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Press Release

Sharp Rise in Whooping Cough Prompts Free Vaccines, Outreach


June 17, 2010



Archived. This is an older press release from 2010 and may not contain the latest information. Please view our current press releases for 2014 items.



A dramatic rise in whooping cough cases recently in the Bay Area is leading Contra Costa health officials to intensify outreach efforts and offer free vaccinations to prevent serious illness.

Contra Costa Health Services had confirmed 40 cases of the respiratory illness, also known as pertussis, in its county as of June 16. In 2009, there were 18 cases. According to the California Department of Public Health, there were six times as many whooping cough cases in the Bay Area between January and May compared to the same time period last year.

"Whooping cough is very contagious and can be especially serious for young children," said Dr. Wendel Brunner, Director of Public Health for Contra Costa Health Services. "Our best protection against whooping cough is to have as many people immunized as possible."

To help people get vaccinated against whooping cough, Contra Costa Health Services is offering coupons for a free booster shot called Tdap. The coupons are available at many locations throughout the county and online at www.cchealth.org.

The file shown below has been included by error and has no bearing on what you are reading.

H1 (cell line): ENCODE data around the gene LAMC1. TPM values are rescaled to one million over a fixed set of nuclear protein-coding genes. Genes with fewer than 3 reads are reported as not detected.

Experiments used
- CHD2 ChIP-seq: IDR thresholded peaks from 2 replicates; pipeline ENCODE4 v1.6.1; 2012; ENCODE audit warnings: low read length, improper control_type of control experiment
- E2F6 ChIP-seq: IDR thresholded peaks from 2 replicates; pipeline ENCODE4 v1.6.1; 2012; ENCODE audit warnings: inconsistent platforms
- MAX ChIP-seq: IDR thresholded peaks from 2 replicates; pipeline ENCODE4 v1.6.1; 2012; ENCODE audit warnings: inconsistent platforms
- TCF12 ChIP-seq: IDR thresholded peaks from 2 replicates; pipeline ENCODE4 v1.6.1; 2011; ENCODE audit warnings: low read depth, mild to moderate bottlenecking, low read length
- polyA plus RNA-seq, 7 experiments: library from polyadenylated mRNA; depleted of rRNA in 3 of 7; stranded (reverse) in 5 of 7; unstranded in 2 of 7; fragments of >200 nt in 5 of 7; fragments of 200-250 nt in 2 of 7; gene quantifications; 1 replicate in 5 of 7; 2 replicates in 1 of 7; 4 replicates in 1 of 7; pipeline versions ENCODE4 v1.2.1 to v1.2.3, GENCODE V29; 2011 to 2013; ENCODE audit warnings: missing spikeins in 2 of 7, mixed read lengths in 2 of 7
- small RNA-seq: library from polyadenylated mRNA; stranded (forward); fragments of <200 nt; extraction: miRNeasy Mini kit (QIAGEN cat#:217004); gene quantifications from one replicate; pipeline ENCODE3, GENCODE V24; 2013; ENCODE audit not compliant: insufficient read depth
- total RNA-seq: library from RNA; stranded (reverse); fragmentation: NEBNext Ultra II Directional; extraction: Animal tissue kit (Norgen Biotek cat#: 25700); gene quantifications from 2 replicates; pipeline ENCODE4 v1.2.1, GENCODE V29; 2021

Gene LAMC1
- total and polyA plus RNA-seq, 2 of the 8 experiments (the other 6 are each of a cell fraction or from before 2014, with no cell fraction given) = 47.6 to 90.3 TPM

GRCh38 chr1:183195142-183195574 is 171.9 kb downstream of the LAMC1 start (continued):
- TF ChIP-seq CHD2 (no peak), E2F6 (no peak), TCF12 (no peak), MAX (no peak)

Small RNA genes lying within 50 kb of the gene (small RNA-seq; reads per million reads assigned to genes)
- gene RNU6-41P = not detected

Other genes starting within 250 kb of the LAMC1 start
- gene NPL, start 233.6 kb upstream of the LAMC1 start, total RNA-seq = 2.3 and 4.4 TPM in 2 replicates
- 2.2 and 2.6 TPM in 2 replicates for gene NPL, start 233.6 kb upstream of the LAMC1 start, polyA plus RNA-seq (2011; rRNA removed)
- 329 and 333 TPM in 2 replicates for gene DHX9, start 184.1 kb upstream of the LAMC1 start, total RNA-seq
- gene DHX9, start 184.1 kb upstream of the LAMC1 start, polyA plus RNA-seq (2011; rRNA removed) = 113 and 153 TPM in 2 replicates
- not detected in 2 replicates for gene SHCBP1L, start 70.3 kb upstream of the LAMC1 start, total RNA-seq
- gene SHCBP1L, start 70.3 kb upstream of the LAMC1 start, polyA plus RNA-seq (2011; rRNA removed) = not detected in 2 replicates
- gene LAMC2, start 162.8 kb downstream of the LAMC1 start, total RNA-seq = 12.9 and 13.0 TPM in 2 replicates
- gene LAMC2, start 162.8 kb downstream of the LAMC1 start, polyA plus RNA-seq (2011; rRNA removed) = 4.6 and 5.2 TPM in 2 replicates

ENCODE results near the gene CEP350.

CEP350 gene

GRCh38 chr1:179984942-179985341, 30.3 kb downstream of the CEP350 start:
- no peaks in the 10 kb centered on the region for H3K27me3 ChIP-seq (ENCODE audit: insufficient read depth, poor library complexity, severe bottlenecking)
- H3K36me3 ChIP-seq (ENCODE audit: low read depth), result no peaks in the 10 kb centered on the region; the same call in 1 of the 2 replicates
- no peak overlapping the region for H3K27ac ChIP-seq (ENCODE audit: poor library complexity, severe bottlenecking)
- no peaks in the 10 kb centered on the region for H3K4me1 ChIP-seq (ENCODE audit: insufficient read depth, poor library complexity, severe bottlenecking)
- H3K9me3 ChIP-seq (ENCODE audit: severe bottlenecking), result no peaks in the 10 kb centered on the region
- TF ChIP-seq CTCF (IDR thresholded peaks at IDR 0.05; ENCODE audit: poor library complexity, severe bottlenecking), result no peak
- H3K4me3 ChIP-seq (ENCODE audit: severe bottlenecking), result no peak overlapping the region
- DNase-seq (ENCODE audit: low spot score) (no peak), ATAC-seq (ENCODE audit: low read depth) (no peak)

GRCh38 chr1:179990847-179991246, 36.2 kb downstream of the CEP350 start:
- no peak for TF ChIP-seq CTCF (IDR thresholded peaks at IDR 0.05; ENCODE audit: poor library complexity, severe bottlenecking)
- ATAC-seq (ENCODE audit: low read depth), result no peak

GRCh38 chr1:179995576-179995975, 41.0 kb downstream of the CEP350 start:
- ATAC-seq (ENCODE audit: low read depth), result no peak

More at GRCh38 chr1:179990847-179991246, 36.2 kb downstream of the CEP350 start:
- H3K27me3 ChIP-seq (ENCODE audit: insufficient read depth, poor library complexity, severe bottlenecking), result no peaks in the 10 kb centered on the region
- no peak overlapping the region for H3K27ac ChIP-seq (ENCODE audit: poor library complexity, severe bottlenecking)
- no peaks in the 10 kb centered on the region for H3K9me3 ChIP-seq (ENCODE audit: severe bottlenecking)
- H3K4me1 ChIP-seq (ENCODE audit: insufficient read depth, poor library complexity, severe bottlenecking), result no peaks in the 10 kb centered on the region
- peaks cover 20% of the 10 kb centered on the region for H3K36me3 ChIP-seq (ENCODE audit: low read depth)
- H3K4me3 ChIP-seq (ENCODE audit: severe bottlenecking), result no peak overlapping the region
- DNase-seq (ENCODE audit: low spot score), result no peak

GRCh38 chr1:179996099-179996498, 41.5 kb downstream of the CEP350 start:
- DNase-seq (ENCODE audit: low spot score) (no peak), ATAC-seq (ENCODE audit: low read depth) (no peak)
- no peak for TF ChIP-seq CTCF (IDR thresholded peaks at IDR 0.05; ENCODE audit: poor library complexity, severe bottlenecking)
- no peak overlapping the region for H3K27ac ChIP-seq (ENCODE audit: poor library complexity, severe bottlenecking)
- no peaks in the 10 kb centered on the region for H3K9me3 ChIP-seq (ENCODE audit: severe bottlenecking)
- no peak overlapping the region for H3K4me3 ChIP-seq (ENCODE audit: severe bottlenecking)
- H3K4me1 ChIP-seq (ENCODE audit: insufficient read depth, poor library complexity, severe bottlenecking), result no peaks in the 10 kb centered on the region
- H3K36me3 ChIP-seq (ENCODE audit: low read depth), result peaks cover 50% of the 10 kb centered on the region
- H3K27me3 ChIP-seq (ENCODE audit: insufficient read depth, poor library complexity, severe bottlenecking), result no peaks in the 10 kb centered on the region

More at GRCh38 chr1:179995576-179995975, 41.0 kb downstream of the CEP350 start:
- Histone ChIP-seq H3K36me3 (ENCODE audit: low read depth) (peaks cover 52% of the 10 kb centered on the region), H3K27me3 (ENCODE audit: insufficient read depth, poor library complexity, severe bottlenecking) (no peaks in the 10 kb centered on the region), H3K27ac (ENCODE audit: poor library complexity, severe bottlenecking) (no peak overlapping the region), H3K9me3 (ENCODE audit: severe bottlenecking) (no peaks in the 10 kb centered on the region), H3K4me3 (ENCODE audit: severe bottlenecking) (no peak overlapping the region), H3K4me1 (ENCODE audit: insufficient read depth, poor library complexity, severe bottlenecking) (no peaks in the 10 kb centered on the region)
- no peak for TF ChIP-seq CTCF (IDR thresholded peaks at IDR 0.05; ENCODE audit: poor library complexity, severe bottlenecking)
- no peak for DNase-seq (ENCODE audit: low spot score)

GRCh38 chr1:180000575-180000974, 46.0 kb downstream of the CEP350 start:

Contra Costa Health Services will also offer free whooping cough vaccine to anyone under 65 years of age from 9 a.m. to 3 p.m. June 25 at its Women, Infants and Children clinic in Richmond, located at 100 38th Street.

Contra Costa Health Services Immunization Coordinator Erika Jenssen said everyone should be immunized against the disease—especially those who come in contact with infants.

"Whooping cough is not just a childhood disease," she said. "In fact, nearly half of all infants who get whooping cough are infected by their parents."

The germ that causes whooping cough is spread when an infected person coughs or sneezes. Symptoms of whooping cough begin with a cough and runny nose for one to two weeks followed by weeks of coughing fits. In some cases there is a low fever. Dr. Brunner said people with symptoms should see their health care provider for testing and diagnosis.

More information, including a podcast, videocast and fact sheets, is available in English and Spanish at www.cchealth.org/topics/pertussis/.


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